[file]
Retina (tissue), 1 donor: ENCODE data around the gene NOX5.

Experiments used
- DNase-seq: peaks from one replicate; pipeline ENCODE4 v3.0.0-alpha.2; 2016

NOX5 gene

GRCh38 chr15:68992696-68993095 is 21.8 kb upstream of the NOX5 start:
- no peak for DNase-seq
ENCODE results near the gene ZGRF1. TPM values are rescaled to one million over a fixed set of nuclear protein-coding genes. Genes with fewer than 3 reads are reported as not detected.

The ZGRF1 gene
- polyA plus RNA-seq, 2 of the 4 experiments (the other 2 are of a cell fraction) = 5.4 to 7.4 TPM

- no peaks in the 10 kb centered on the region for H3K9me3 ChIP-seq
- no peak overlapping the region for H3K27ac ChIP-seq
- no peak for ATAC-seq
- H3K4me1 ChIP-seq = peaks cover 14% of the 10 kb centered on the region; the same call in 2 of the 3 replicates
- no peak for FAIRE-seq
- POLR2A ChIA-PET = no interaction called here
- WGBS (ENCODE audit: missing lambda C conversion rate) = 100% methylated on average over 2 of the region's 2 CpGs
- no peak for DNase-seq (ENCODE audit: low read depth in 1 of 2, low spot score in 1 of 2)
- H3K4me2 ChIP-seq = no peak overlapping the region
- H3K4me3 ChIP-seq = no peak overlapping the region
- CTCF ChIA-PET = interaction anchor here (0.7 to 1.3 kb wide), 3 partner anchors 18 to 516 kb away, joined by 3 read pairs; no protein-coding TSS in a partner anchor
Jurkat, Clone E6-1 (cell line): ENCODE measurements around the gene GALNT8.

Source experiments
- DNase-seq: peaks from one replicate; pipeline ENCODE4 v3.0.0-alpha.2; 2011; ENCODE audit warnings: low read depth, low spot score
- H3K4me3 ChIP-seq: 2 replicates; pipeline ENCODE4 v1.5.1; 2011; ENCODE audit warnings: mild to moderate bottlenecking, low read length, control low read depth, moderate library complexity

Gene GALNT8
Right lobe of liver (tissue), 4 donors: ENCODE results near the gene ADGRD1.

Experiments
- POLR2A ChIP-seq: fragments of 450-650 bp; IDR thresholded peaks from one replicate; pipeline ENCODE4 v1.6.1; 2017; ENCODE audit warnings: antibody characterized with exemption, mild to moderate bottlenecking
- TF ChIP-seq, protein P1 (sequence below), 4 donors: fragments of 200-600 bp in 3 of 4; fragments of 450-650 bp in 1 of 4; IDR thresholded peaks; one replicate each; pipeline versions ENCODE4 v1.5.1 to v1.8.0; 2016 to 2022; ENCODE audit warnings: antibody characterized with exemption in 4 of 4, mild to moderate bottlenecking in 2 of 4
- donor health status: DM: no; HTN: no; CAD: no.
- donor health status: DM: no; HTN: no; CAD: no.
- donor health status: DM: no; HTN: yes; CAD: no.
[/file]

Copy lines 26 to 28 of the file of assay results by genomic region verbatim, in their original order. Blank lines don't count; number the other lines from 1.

Right lobe of liver (tissue), 4 donors: ENCODE results near the gene ADGRD1.

Experiments
- POLR2A ChIP-seq: fragments of 450-650 bp; IDR thresholded peaks from one replicate; pipeline ENCODE4 v1.6.1; 2017; ENCODE audit warnings: antibody characterized with exemption, mild to moderate bottlenecking